I don't think your picture posted but generally if this is true you don't need to go into panic mode. Get a mechanical gauge and hook it up to see what you have at idle. Post the general numbers and I'm sure you'll get some feedback. Don't worry too much about what the factory gauges say if it sounds normal (if that's what you tried to post).Jeep runs and sounds fine.
I don't think your picture posted but generally if this is true you don't need to go into panic mode. Get a mechanical gauge and hook it up to see what you have at idle. Post the general numbers and I'm sure you'll get some feedback. Don't worry too much about what the factory gauges say if it sounds normal (if that's what you tried to post).
This has come up a few times recently. If you are talking about normal wear and the bearings getting loose, who cares if you catch it early? You're rebuilding anyway. If you are talking catastrophic failure of some kind it will be obvious. I just can't see some in-between situation where catching it early would do any good at all. If you have coolant in the oil, water in the oil, by the time the gauge reads low the engine is gone. What good is an early warning other than time to find a rebuild?For the first 4-5 months with 2psi at highway speeds and around town, mine was silent before it made noises! So quietness may not always mean it is good. However, that was after my hydro-lock that you commented on, so as long as the OP did not have fun in the water I agree he should be okay!
I can never keep track of the years, I let the engine generally tell me how it's doing by the noise and figure the cluster will light up if there's a problem.
Gauges generally pointing up and no "check gauges" light, I'd say you're good to go. What weight oil are you running, what are the temperatures where you are like?
My 2002 is as real of a gauge as it gets. FWIW I'm not convinced that any of the years are dummy. It has been spoken about a bunch, but not proven as far as I can find.
10 w 30. It's been in the high 70's here. When I accelerate it moves up towards 80PSI. That's what caught my eye I don't think the needle ever moved much before.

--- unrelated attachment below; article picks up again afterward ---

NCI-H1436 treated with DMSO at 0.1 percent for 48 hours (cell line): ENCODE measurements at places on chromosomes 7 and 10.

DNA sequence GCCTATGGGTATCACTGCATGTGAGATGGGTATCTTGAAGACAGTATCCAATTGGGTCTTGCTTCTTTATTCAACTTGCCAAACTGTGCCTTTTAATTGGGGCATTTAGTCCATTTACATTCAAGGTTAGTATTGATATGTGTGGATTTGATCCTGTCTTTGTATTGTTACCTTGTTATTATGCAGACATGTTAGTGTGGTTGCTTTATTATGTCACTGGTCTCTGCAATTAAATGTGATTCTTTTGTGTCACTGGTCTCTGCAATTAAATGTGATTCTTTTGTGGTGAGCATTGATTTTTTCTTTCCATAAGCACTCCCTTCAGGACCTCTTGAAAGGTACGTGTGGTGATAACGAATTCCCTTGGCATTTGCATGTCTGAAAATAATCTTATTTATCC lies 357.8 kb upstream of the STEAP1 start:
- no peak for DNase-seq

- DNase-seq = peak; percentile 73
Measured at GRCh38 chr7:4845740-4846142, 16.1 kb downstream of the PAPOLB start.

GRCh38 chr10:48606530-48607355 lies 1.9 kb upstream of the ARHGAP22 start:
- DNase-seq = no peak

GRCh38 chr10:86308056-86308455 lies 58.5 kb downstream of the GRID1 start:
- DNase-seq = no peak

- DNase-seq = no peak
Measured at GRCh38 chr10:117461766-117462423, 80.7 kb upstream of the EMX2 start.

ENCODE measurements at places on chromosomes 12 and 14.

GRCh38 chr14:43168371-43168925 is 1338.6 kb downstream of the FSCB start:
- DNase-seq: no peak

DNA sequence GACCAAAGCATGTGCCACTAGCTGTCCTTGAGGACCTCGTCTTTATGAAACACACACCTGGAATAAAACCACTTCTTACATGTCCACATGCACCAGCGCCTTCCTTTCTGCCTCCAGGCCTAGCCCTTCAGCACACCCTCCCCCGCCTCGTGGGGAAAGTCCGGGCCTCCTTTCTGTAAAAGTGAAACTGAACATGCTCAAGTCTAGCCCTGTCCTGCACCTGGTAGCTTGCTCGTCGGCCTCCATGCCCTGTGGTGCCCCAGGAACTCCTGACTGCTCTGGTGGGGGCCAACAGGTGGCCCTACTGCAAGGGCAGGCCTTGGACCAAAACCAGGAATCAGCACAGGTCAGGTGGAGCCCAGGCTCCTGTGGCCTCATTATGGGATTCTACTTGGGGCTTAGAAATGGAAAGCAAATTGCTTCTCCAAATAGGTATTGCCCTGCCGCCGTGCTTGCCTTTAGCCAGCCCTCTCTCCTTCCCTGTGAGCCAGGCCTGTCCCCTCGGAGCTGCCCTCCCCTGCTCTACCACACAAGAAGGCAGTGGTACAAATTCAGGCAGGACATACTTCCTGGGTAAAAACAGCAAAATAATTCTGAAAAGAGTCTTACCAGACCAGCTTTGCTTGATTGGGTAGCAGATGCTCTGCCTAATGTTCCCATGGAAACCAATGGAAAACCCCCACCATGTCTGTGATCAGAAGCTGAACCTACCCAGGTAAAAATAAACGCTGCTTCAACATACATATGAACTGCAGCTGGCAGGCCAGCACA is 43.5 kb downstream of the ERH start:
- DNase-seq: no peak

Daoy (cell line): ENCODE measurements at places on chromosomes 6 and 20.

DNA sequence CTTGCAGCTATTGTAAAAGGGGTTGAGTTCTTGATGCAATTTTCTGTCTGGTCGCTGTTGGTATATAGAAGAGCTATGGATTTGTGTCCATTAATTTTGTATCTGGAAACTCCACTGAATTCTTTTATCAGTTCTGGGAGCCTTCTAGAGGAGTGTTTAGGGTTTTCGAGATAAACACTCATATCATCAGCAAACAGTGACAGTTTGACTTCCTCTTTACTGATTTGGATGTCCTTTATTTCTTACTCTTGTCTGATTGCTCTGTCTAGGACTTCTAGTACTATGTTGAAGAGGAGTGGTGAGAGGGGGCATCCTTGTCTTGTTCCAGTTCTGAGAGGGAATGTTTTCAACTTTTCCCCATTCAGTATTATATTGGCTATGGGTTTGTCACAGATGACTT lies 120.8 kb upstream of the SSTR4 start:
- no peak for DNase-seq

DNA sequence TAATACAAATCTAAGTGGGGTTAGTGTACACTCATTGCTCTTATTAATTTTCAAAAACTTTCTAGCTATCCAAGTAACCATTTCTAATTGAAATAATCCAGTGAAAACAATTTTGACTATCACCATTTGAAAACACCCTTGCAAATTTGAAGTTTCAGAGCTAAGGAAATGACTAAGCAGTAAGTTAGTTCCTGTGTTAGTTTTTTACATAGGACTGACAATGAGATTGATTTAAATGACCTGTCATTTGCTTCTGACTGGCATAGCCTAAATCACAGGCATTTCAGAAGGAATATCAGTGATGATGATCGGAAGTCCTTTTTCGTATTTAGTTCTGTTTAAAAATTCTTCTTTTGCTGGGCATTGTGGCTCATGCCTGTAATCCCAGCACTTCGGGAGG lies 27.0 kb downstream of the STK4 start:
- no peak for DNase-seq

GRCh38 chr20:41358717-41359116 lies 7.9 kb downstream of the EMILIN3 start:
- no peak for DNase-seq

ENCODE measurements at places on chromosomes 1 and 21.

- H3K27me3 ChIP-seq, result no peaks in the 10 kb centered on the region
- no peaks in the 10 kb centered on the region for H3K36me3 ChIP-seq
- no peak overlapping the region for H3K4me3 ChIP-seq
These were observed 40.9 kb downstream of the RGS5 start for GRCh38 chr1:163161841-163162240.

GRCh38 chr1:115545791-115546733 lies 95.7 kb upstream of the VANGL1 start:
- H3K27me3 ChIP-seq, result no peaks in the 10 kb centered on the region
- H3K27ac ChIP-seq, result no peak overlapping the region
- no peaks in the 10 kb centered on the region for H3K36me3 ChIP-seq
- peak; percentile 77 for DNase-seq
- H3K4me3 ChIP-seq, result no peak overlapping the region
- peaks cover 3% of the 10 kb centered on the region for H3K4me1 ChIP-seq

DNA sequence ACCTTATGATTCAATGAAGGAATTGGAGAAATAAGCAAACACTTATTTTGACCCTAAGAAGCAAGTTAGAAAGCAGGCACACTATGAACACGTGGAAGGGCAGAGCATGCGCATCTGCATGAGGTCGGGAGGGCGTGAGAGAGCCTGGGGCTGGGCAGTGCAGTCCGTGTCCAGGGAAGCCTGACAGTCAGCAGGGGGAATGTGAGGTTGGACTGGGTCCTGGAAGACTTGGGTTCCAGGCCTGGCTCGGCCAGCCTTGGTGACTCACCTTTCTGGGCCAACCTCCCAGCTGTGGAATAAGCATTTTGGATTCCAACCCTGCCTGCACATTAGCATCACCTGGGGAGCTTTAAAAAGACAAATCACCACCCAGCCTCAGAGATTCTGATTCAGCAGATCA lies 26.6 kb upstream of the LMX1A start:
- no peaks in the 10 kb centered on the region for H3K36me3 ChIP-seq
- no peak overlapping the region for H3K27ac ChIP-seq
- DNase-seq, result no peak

The ones with numbers are "real."
The ones with L and H are just dummies with a switch instead of a sending unit. Idiot light masquerading as a gauge. If you read the FSM for an 06 it tells you exactly how it works. Switch closes at 6 PSI, PCM moves needle to mid range of gauge. So you know you have 6 PSI, that's it.
Ah I see. A quick check of the part numbers confirms there is a difference. The older 2002 sensor is a 3 wire and reports pressure while the newer 2006 sensor is a 1 wire and only controls a light circuit. Interesting, I learned something new.
I'm fairly confident that up through '04 used the three wire setup with a variable resistance sensor. '05 and '06 got the 1 wire setup with a simple "go/no go" pressure switch.
However, in any TJ the sensors for the dash gauges actually send their signals directly to the PCM, which then positions the gauge needles where it has been programmed to do so. This is probably the case for any vehicle sold in the US since the advent of OBDii in '96.
Most reports on various Jeep forums suggest that earlier TJs had much more realistic programming for the oil pressure gauges, so that they could be thought of as a real gauge. Somewhere along the way ('02, '03?) the programming was dumbed down so that if minimum safe pressure is present, the needle is always pointed a hair right of center and never varies.
Ironically, this bogus programming may have been tweaked a little for '05 and '06. I have read where some '05 and '06 owners reported oil pressure gauge needles rising and falling with engine rpm, which can only be from the PCM being programmed to move the needle a little corresponding to rpm.